Olympics: Anti-dope chief confident Kiwis clean

By Dylan Cleaver

Genetic engineering is the biggest threat for the future. Photo / Getty Images
Genetic engineering is the biggest threat for the future. Photo / Getty Images

At 6250 tests, London 2012 will be the biggest anti-doping operation in history, but it is the rapid, well-intentioned advancements in the medical community that loom as the biggest threats to a "clean" Games.

That is the opinion of New Zealand's sports doping tsar, Graeme Steel, who, on the eve of the Olympics, said he was confident the NZOC was sending a clean team to London.

As the recent positive test during the Tour de France of Luxembourg cycling star Frank Schleck demonstrated, elite sport is unlikely to ever rid itself fully of the spectre of cheating. Steel said international trends suggested that EPO was still the one to look out for.

"Most of the sophisticated doping is not the use of basement-developed products - THG is one example of where that happened with Balco [the San Francisco lab accused of supplying steroids to several high-profile US sports stars including Marion Jones and Barry Bonds]. But most of it is not that," Steel, who heads Drug-Free Sport New Zealand, said.

"It's actually the use of genuine medical products in a sophisticated way to dope and beat the system.

"EPO is being developed properly by the medical community to be more effective and new generations of it are much better at mimicking, in low doses, what the body does naturally.

"What medical science is doing for proper reasons is brilliant for athletes who want to cheat, because it's exactly achieving their purposes.

"EPO is in the body naturally, testosterone is in the body naturally, growth hormone is in the body naturally - they're the three most difficult things for us still."

The "big three" of EPO, HGH and testosterone present nothing new to the anti-doping community who have tried to excise the cheats from sport, but there is a new storm cloud banking up that threatens to present not only huge challenges to testers, but myriad ethical debates.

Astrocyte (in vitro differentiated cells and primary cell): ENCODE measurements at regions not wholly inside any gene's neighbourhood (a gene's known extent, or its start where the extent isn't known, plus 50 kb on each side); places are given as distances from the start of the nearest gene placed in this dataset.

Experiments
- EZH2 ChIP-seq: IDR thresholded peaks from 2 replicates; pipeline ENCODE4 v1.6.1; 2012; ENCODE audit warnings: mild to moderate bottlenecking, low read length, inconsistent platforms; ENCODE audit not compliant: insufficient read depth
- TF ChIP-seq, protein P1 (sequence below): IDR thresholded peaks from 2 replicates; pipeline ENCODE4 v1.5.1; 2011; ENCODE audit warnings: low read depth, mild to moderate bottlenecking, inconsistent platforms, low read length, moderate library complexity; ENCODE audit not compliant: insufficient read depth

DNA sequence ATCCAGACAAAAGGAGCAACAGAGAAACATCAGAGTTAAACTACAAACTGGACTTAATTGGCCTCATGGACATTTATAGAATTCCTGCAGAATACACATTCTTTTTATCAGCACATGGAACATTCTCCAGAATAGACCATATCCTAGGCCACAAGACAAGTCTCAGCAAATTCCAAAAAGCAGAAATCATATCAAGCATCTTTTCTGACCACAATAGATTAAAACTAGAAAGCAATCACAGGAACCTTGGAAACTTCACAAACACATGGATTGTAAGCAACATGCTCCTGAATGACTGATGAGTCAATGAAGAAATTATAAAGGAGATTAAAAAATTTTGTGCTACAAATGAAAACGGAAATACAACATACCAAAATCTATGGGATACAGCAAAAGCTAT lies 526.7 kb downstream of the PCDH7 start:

"Genetic engineering is hovering on the horizon. That's a scary area," Steel said.

The results of GE programmes - if any actually exist yet - could be a problem for future Games, but in the here and now, World Anti-Doping Agency president John Fahey recently issued a stark warning to athletes planning to launch Olympic campaigns on the back of illegal assistance.

"I say this is the clearest way possible: if you are a doping athlete and you are planning to compete in London, then you must withdraw from your Olympic team," Fahey said.

"The chance of avoiding detection is the smallest it's ever been."

Despite Fahey's strong rhetoric, it is unrealistic to think there were not athletes out there looking to circumvent the current testing limitations.

Doping might not be as systematic as it was during the Cold War battleground between the US and Eastern Bloc countries, but it remains a very real problem.

Steel admitted his default position when it came to New Zealand athletes was to assume they were clean. Asked whether it was a naive approach, given that the tentacles of doping spread far and wide, he said: "We'd be naive to think that everyone is just so pure that they wouldn't do it, so we need to find out.

"My gut feeling is that some athletes have been doping and we haven't found them. There's no doubt about that, but it's really the quantity and we don't think there's many," he said.

Steel would not go into specifics about which athletes he suspected had slipped through the testing net, or even which sports they were involved in, although "if it's occurring, it's likelyto be occurring in the same kind of sports where it's occurring internationally".

- NZ Herald

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